As I write my first conservation journal I had to double check that it’s been two months. Not because it went fast, but because of how much I’ve already learned and experienced in such a short amount of time.  Since arriving here in New Hampshire and at the SLA, I have had the great opportunity to become aquatinted with this amazing region while learning a plethora of new skills. One of which that has literally allowed me to dive into the world of conservation.  I have been interested in becoming SCUBA certified for a long time and am very pleased that my introduction to underwater worlds is coupled with gaining an appreciation of the importance of efforts such as removing aquatic invasive species.  While diving, there are numerous times when I have found myself in awe of the beauty and diversity that exists under the surface when variable milfoil is not present. This makes finding and removing milfoil that much more pleasing. Being able to be a part of this effort is amazing, and this is just one of the efforts we as LRCC members are involved with at the SLA.

Another completely new skill to me is boat driving. Getting decent at this was not an easy task for me. Within the first couple of weeks of being on Squam I more than doubled the amount of times I’ve even been on a motorized boat. As I got better and more comfortable with maneuvering and navigating around the lake I’ve also gained an appreciation for boating as a way people enjoy the lake. From stunning morning commutes to dive sites, to calm evening drives to our campsites, I have a chance to see first-hand where passion for the lake stems from.  This leads me to my last point I want to focus on in my journal, which is the growing appreciation I now have for trail work.

Through my own amazement of the different views of Squam Lake from each new summit I’ve hiked to, and from hearing different perspectives and experiences from hikers, the value of the trails within the Squam Lakes watershed is very apparent.  While I have always enjoyed hiking, I never quite thought about the work that goes into maintaining the trails. I have only worked a couple of trail days thus far, but I can now say I will never look at a cut log on the side of a trail the same. During one of the trail days, Mike and I worked to saw a series of blow downs on a particularly hot day, upon success this accomplishment was more rewarding then I would have expected.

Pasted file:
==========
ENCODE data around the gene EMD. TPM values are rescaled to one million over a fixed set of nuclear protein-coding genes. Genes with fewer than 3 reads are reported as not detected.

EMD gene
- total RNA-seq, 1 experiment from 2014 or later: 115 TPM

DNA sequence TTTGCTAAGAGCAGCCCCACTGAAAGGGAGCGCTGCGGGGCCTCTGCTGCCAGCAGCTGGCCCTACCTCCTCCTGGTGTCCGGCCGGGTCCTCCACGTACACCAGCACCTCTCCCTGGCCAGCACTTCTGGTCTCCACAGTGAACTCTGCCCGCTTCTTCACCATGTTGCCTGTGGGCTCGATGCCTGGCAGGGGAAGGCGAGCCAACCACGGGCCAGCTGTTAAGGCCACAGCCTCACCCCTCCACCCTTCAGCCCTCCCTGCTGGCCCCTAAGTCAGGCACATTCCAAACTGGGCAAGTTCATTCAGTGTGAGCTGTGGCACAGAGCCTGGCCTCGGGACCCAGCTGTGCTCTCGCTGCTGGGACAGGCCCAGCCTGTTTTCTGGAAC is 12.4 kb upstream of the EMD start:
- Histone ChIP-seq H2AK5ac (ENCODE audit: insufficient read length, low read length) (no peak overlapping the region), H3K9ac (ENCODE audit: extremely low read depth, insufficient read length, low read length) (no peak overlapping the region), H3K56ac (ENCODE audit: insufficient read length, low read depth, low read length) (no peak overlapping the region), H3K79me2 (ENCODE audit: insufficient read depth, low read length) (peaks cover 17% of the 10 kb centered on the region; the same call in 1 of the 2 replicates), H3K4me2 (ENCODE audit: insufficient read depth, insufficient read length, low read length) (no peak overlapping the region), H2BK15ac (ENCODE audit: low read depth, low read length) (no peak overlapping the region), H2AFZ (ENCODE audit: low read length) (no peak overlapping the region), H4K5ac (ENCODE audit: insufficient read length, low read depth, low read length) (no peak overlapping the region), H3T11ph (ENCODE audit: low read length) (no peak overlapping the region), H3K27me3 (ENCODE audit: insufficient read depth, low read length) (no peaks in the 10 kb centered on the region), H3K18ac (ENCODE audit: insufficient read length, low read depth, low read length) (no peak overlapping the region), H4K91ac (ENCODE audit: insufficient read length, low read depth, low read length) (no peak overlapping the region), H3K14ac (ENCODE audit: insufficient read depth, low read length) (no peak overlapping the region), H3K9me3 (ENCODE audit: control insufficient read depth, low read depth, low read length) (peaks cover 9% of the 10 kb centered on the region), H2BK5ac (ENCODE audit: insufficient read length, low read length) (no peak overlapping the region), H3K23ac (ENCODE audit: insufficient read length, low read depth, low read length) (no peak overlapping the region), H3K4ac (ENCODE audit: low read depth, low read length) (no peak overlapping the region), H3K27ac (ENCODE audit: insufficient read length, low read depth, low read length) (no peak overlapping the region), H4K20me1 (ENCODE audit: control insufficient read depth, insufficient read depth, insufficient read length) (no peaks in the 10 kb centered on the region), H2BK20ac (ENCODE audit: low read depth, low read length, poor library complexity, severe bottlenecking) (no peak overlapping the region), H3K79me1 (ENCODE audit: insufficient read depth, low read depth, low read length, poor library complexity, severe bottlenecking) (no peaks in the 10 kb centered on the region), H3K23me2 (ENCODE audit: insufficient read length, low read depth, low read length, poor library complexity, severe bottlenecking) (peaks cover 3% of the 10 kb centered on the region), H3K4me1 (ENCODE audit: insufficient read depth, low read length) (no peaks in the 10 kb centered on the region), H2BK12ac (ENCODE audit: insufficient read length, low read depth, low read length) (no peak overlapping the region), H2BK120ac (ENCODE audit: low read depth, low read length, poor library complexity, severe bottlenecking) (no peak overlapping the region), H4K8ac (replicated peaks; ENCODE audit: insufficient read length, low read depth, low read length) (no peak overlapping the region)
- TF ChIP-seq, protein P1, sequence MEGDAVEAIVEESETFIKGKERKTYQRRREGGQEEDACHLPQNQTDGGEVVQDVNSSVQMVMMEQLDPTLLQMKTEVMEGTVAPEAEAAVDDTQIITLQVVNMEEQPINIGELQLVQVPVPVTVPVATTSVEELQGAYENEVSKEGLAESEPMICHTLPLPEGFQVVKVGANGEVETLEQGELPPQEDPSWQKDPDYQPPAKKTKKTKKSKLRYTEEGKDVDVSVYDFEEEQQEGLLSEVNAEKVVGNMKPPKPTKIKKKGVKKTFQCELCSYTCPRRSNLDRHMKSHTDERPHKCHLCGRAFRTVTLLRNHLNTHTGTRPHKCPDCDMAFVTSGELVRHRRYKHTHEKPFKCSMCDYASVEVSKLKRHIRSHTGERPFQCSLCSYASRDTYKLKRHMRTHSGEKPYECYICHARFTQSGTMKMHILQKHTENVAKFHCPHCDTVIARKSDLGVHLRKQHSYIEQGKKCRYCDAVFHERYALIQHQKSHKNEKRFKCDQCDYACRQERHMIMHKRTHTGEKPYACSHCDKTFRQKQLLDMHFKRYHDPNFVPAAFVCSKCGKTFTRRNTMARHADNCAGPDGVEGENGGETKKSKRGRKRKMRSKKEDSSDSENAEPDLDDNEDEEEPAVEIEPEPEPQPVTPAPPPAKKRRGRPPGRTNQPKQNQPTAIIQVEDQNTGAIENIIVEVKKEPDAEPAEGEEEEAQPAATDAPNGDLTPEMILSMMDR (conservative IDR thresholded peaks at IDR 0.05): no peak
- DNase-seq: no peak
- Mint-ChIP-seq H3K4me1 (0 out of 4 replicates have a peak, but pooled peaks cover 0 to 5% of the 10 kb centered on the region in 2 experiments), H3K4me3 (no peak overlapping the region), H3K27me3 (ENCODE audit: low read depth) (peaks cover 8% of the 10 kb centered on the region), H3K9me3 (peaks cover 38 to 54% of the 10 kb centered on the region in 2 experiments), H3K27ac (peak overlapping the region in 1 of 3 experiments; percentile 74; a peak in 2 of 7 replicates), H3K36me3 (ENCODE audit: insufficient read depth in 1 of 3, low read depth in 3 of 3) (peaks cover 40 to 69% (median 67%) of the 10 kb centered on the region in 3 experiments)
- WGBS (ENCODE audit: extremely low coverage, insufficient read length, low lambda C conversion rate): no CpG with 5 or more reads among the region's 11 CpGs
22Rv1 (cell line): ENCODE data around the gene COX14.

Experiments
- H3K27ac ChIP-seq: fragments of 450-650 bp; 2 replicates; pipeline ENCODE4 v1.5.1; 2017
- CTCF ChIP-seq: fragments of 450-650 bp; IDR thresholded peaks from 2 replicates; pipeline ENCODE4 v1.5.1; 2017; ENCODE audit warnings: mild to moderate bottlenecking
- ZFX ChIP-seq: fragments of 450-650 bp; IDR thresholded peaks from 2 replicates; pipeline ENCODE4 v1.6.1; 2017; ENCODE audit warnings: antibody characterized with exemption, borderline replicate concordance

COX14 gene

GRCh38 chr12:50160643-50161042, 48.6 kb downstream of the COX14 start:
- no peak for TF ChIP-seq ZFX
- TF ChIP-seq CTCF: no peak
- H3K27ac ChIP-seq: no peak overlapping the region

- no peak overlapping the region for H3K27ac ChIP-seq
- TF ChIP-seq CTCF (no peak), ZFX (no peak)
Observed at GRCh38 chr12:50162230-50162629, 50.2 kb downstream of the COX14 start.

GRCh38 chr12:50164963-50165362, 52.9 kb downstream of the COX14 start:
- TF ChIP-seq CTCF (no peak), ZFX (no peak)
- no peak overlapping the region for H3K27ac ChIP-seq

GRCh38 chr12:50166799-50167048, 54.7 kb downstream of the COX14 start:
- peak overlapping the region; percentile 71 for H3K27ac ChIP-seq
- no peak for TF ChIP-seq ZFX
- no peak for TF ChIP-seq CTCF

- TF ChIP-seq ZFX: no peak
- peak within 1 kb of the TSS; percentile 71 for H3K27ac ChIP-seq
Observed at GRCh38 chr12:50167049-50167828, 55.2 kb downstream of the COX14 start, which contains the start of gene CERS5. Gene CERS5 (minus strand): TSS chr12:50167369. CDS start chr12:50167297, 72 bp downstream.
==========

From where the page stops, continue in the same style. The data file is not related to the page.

This summer is already turning out to be one of my most productive and enjoyable ones yet. I look forward to many more accomplishments and experiences throughout the rest of the summer and into the fall. 

Kim is from from Deland, Florida. She graduated from the University of North Florida with a bachelor’s degree in Biology and a minor in Environmental Studies. Click here to read Kim's bio.

July 13, 2018


In my last journal back in May I kind of made it sound like I was leaving Squam in 2 weeks even though I knew I had a whole summer ahead of me. I had a feeling these few months would fly by just as they did last year around this time. If you want to know how much I love the SLA and AmeriCorps check out that entry. This journal, however, will focus on something I haven’t talked about much in my journals… kiosks.

Back in November one of the projects I was very excited to work on was creating a new kiosk design for our trailheads. Due to other emerging needs, this project always seemed to get pushed to the side. I would work on it a bit here and there, but never really saw much progress in the winter months. Finally, throughout the month of June I was able to devote a large chuck of my time to developing a new kiosk design. I created a brand new layout for the Whitten Woods trail network kiosk. It was a great feeling to make a layout worthy of being passed along for future use. Being able to contribute to another side of SLA’s mission that I did not expect when I first started as an AmeriCorps member is really inspiring and exciting. Fingers crossed that we get this new kiosk installed before my term here is up and when I come back to visit next time I hope that additional kiosks will be input as well!